2013 07-14 iStock_000000937577XSmallLeadership View #12: Watch for (perhaps unintentional) malicious obedience…

Early in my career, I learned this valuable lesson. I had the opportunity to lead a transition of a client reporting group from a fully manual process to a fully automated process. This area was the last functional area to be automated in this company (guess that tells you how long ago this was). When the previous manager left in the middle of the systems conversion, I was asked to take over.

As those of you who have led systems conversions know, it is never a smooth process and there are many long hours that are just part of the process. On one of these long nights, the senior person on the team came up and asked me how to calculate a certain number. I didn’t know the answer, and I didn’t ask him if he knew the answer, I simply guessed. And, I ass-u-me-d, he would tell me if I was wrong. See previous post, What results when leaders Ass-u-me?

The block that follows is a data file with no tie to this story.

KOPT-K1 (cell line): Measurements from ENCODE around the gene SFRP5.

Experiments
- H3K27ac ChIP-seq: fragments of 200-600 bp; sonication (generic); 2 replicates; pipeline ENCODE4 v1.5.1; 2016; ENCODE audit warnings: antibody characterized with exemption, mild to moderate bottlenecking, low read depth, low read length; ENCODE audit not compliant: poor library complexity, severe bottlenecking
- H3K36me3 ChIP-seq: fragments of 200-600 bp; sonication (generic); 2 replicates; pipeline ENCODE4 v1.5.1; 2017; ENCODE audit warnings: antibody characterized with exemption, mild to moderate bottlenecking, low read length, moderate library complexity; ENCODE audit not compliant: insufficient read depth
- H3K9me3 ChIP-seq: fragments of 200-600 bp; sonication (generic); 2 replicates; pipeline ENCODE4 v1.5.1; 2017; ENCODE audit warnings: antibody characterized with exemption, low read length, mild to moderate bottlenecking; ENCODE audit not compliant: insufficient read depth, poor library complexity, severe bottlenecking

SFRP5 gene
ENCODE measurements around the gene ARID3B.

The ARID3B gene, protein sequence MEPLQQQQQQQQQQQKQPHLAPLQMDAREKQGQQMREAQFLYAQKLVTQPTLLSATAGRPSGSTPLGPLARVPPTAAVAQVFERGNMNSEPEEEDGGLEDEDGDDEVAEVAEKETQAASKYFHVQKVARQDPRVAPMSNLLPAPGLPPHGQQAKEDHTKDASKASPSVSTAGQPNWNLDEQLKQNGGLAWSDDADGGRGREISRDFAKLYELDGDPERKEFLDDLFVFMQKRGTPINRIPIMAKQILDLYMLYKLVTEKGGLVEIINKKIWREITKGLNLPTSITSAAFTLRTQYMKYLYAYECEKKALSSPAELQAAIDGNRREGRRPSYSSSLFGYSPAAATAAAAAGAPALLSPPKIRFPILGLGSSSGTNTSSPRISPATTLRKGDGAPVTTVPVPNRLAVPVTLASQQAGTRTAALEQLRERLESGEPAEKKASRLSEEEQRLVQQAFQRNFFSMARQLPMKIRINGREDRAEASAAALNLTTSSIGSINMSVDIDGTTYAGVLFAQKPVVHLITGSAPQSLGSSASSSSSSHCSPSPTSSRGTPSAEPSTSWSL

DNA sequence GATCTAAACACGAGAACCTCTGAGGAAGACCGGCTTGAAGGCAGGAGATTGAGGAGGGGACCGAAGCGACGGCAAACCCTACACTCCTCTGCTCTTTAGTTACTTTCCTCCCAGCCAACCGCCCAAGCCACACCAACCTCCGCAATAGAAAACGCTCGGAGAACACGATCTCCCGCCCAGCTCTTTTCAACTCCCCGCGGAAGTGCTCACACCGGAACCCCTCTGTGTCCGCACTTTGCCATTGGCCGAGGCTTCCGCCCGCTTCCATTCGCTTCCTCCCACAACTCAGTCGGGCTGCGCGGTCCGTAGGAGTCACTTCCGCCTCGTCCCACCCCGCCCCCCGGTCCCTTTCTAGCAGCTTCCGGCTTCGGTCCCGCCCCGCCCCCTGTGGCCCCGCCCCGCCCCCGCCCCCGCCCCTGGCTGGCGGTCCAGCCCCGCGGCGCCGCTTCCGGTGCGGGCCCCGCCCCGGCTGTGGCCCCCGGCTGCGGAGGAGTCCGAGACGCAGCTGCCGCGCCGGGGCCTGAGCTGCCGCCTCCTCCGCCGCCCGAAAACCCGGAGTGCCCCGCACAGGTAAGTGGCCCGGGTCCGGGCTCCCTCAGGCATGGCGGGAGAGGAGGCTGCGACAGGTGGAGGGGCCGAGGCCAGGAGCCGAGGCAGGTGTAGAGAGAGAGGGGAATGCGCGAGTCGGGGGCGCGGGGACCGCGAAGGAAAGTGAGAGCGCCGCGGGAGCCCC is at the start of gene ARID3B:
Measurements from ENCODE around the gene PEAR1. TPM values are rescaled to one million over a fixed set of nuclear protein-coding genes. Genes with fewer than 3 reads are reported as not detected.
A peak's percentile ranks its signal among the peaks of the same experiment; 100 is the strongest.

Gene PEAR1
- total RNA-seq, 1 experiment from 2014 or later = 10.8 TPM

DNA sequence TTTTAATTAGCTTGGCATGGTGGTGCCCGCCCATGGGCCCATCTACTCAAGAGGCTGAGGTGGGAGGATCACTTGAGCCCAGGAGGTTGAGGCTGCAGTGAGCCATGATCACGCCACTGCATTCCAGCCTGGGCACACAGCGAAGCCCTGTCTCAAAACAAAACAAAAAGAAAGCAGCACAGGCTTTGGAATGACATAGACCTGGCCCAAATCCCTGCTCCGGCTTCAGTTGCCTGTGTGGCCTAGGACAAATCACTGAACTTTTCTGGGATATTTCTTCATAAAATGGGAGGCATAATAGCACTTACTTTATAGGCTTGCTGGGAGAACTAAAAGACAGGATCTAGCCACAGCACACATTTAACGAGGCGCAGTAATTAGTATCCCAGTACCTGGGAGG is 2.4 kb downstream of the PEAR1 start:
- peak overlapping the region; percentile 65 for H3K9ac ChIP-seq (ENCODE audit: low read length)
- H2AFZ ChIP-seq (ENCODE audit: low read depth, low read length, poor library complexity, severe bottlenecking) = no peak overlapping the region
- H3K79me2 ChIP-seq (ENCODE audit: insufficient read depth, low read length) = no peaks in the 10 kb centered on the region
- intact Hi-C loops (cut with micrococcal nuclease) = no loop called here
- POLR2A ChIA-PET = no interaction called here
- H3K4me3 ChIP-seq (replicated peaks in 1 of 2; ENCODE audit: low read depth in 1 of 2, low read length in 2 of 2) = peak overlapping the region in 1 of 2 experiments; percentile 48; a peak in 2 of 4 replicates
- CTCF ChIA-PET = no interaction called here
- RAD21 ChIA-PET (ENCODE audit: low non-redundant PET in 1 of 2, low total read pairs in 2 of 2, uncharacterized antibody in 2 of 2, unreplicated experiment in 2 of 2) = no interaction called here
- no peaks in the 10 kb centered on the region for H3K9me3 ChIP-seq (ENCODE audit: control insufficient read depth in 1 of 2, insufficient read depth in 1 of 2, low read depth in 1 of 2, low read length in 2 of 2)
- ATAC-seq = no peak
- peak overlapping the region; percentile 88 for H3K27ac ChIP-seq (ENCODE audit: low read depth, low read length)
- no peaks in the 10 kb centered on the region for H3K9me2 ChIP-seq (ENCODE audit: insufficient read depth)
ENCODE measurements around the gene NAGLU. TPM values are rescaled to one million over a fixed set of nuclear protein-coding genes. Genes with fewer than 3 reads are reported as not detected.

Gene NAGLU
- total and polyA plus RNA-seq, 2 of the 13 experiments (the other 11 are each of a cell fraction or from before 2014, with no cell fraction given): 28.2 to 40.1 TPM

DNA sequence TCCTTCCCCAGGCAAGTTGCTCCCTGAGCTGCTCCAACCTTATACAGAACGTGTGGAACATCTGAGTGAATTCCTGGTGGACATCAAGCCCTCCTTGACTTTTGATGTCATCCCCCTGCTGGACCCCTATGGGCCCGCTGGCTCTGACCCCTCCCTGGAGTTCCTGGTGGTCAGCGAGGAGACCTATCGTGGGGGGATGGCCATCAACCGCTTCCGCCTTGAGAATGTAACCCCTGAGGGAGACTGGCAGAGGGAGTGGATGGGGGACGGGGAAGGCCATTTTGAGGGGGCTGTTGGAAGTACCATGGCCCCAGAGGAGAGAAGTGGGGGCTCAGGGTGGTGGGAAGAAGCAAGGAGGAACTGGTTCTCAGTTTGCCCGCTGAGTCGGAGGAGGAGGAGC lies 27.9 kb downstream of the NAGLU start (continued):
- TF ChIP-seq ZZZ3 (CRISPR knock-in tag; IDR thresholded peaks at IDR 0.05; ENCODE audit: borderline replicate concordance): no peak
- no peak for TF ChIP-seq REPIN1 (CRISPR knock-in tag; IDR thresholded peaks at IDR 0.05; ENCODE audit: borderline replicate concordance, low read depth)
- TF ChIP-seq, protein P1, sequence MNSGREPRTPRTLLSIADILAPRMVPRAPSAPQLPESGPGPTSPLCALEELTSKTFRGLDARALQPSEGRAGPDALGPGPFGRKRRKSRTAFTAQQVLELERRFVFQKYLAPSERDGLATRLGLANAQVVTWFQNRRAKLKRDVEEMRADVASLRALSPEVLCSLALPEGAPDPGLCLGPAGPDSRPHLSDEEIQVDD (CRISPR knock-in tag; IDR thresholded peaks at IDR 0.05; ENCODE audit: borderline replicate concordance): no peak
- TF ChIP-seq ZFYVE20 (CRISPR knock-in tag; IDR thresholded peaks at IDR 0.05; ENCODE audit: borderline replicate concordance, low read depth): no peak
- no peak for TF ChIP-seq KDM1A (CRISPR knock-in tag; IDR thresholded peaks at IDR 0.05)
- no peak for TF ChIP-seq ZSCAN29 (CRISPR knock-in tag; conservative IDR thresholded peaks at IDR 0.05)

In this case the result was, every report, to every customer, went out wrong. Like, I said, I learned a valuable lesson.

Perhaps in this case the obedience was intentional. My sense is, it was not. Here was a man who was overwhelmed by change, his world was being completely turned upside down. He had never used a computer in his life and suddenly his work had to be done on one. It didn’t occur to him that how he had calculated this number before was the same way to do it on the automated system.

More importantly, I didn’t ask, I told. And, I didn’t lay the ground work for my being open to being questioned, I simply ass-u-me-d he would know.

I wonder, how many of the big disasters that we read about could have been avoided by the leader asking questions and making sure the team knows he/she wants to be challenged?

As you go through your day on Monday, I encourage you to pause and notice how you respond when someone on your team asks questions, and perhaps consider answering the question with a question of your own….

Elisa K. Spain


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